Some companies are already using the energy shortage to their advantage, according to McFarlane. He said that hyperscalers like AWS and Google have sophisticated power management and storage systems that interact with the grid based on the cost of power in real time.

For facilities with these systems and on-site power from relatively inexpensive sources like natural gas, it can often be cheaper for a facility to produce its own power than buy it from the grid. While environmental regulations limit their ability to do that under normal circumstances, these rules disappear in times of crisis. 

‘When the utility asks for cutbacks on power usage, then the legal controls are gone and these guys can turn on their generators and run them for as long as they want to — the law no longer applies regarding the number of hours they can operate,” McFarlane said. “You may normally only be able to test for four hours a month, but you can run for five days in a row if there’s a crisis.” 

The power issues facing California and Texas have not been without consequences for the data center industry. The need to build more grid infrastructure means higher rates are on the horizon in both states, experts say. Preparing for future instability also brings added costs for operators. Many now keep more fuel on-site for backup generators and have strengthened the security of their fuel supply chain.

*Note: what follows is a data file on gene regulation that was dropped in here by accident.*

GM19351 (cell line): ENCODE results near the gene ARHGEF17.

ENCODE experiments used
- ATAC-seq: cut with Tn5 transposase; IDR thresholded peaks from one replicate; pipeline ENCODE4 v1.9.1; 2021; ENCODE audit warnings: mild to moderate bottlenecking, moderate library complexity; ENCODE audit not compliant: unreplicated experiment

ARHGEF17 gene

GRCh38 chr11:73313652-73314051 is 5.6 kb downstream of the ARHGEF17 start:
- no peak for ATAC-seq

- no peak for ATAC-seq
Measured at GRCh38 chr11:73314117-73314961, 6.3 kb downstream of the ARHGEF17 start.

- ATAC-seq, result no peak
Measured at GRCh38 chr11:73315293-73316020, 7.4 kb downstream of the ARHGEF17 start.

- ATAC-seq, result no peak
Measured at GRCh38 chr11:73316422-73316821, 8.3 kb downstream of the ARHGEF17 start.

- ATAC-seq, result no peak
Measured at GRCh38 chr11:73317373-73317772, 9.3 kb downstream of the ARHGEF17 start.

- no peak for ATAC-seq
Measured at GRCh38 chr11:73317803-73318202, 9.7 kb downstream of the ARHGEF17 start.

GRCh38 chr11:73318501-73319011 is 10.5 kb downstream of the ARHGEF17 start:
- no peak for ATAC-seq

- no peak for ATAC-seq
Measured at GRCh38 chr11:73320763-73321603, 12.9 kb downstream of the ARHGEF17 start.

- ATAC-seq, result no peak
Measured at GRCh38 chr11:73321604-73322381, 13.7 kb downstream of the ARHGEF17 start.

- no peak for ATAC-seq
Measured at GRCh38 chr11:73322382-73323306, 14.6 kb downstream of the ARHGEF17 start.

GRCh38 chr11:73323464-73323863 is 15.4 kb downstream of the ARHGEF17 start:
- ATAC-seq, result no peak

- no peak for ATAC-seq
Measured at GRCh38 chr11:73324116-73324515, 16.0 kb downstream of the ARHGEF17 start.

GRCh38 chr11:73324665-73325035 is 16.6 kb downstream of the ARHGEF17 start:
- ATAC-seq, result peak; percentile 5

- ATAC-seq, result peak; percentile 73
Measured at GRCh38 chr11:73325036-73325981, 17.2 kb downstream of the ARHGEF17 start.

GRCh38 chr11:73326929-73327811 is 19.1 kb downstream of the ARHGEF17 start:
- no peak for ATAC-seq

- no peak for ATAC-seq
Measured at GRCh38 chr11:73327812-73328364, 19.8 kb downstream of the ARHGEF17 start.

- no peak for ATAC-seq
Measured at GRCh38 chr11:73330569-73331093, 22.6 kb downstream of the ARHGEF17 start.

Less tangibly, the renewed focus on backup power has somewhat counterintuitively hampered innovation in that space, McFarlane said. While the past decade saw the rapid development of new technologies for on-site power, from high capacity batteries to methane fuel cells, the sudden instability has drawn operators toward the most familiar and reliable options, generally diesel generators. 

Brown believes the current situation in California and Texas will become increasingly common as extreme weather and increased energy demand meet the growing pains of expanded renewables. 

“If it was just the situation in Texas this past winter, where they experienced temperatures they hadn’t experienced in 30 years, then I’d think it’s just a blip on the radar because their infrastructure wasn’t designed for those temperatures,” he said. “But now they’re having trouble in their normal times. This is a systemic problem.”